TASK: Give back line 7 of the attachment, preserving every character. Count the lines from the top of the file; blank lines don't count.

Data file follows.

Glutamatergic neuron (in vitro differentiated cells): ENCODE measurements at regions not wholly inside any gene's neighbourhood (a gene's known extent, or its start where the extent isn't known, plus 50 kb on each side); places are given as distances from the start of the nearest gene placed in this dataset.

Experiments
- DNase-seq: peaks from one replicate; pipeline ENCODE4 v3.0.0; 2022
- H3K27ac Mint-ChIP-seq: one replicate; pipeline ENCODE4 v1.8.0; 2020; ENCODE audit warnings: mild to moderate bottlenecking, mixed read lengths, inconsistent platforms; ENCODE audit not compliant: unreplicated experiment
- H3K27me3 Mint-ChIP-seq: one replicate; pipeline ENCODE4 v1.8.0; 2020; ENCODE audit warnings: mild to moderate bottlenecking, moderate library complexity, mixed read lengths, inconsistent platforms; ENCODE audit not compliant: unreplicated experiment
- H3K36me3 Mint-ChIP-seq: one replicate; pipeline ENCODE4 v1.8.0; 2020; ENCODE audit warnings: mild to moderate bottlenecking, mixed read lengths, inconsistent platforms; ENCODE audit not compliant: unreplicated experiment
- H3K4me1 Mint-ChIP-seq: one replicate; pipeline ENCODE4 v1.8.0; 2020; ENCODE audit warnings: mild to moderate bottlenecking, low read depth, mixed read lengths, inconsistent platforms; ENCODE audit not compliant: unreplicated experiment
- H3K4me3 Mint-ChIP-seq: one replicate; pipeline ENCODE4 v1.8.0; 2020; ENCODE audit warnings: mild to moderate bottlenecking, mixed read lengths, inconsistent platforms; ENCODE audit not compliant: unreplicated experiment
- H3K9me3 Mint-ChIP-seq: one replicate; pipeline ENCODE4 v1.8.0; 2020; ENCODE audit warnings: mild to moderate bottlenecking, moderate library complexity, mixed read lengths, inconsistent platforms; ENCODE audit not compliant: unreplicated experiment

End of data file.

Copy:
- H3K4me1 Mint-ChIP-seq: one replicate; pipeline ENCODE4 v1.8.0; 2020; ENCODE audit warnings: mild to moderate bottlenecking, low read depth, mixed read lengths, inconsistent platforms; ENCODE audit not compliant: unreplicated experiment